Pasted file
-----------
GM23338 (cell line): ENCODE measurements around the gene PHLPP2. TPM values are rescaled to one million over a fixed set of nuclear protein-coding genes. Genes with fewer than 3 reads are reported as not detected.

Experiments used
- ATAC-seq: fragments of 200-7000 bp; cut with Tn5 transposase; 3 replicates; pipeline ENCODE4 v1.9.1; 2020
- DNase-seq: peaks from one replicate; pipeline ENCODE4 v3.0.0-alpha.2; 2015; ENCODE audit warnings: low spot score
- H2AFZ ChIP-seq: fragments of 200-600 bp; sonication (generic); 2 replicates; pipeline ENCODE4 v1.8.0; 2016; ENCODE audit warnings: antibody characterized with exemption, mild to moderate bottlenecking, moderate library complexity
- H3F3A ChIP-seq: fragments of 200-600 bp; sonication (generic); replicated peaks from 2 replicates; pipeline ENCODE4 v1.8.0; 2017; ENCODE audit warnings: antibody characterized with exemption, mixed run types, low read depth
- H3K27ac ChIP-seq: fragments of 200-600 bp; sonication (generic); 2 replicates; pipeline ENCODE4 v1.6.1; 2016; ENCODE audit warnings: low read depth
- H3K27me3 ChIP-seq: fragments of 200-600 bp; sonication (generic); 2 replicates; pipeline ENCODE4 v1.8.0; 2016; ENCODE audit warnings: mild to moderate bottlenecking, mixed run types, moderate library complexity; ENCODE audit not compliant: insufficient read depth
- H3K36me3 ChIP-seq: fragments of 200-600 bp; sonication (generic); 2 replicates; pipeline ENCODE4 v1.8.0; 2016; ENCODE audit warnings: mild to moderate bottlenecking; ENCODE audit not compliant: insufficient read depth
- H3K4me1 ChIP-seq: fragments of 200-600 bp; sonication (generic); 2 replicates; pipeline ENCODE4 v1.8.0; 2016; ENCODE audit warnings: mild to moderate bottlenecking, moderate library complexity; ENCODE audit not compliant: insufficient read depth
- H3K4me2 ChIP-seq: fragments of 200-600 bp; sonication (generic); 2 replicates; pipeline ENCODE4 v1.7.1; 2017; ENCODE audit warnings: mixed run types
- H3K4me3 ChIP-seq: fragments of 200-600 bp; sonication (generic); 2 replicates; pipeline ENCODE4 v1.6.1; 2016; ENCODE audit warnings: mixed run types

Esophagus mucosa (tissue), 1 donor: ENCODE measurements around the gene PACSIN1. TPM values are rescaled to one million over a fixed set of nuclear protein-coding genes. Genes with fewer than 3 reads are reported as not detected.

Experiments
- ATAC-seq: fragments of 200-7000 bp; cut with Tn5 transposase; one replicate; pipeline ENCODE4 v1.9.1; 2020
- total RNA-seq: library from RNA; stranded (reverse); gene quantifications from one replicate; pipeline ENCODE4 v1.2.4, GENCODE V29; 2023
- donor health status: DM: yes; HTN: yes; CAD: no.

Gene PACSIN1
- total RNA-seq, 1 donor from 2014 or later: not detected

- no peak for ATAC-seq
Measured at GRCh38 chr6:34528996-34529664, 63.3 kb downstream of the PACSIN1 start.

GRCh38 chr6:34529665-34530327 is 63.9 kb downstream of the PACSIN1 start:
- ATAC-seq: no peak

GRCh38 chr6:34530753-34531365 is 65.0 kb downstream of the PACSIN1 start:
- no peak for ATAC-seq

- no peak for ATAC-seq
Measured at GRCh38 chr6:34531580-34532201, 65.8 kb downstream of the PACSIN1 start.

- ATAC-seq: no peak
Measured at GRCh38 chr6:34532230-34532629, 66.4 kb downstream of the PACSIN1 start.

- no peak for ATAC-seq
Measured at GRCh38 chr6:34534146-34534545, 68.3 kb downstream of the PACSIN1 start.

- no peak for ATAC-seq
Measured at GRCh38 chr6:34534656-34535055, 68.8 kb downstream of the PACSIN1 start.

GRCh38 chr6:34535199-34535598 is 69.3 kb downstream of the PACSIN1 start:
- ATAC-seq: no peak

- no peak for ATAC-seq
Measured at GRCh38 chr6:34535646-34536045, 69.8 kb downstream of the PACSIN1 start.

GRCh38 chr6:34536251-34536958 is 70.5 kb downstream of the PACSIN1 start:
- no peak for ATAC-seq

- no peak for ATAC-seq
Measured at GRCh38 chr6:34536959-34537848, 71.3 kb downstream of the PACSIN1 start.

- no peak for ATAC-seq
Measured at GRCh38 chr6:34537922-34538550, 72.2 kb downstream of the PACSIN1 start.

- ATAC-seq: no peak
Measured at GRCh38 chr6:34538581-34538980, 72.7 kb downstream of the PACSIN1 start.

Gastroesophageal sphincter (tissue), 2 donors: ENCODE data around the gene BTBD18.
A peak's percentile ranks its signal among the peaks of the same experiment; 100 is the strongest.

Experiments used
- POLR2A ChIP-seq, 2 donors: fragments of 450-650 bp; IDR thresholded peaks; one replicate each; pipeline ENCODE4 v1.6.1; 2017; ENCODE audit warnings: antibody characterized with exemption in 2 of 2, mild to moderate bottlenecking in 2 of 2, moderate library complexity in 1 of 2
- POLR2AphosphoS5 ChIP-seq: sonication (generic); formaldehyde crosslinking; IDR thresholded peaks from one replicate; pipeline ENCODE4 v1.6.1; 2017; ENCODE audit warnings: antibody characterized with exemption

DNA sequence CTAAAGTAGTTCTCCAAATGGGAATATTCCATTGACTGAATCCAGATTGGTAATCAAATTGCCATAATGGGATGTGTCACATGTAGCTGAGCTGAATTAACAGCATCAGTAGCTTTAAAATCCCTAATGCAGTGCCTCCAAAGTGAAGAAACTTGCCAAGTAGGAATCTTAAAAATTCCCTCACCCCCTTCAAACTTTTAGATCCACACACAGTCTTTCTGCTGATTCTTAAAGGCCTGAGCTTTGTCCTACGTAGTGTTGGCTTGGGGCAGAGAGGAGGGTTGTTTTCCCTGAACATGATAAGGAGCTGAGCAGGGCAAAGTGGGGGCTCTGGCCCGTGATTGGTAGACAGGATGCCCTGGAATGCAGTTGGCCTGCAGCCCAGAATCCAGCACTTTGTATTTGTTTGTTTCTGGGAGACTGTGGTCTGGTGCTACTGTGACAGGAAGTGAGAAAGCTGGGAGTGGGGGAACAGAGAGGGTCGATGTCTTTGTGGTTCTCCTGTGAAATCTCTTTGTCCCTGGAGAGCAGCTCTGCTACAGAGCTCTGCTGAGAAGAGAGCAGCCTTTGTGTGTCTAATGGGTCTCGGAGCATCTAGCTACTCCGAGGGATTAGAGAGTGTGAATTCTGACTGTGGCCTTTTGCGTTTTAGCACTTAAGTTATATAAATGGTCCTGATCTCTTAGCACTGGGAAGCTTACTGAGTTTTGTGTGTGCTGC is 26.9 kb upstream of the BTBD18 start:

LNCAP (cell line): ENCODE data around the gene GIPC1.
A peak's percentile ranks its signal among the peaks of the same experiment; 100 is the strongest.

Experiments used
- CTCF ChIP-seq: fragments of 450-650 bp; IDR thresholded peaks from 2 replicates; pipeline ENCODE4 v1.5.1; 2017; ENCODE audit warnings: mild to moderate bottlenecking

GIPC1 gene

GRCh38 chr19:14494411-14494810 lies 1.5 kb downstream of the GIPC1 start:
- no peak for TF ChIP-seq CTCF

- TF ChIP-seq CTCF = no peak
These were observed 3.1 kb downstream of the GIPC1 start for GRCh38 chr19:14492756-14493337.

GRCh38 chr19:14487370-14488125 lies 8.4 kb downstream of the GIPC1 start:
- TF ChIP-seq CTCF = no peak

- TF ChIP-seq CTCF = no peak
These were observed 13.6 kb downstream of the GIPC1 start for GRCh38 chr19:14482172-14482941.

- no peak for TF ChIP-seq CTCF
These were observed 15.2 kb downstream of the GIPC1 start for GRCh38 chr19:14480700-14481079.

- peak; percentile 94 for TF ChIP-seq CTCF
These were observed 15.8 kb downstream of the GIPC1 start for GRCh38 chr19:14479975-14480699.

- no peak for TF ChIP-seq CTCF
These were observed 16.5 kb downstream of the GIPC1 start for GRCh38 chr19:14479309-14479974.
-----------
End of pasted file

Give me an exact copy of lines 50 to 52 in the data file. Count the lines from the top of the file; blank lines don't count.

- POLR2AphosphoS5 ChIP-seq: sonication (generic); formaldehyde crosslinking; IDR thresholded peaks from one replicate; pipeline ENCODE4 v1.6.1; 2017; ENCODE audit warnings: antibody characterized with exemption

DNA sequence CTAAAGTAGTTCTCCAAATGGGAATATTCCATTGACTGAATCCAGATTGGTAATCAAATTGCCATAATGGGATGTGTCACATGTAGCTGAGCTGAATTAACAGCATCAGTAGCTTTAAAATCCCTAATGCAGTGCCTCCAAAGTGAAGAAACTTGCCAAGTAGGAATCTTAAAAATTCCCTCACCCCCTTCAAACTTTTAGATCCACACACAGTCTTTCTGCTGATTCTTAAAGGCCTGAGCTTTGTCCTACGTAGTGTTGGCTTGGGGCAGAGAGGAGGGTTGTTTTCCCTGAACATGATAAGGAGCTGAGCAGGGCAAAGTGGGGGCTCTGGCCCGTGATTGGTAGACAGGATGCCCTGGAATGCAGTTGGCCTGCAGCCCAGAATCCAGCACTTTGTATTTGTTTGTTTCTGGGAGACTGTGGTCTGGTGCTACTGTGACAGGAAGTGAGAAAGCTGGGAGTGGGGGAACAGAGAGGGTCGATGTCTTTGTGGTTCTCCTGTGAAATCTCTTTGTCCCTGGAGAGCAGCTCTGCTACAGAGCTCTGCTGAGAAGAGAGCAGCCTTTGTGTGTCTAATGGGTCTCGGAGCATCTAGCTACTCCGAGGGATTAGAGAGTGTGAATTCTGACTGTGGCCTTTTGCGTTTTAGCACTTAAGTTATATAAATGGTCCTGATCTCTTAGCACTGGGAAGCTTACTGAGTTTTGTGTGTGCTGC is 26.9 kb upstream of the BTBD18 start:

LNCAP (cell line): ENCODE data around the gene GIPC1.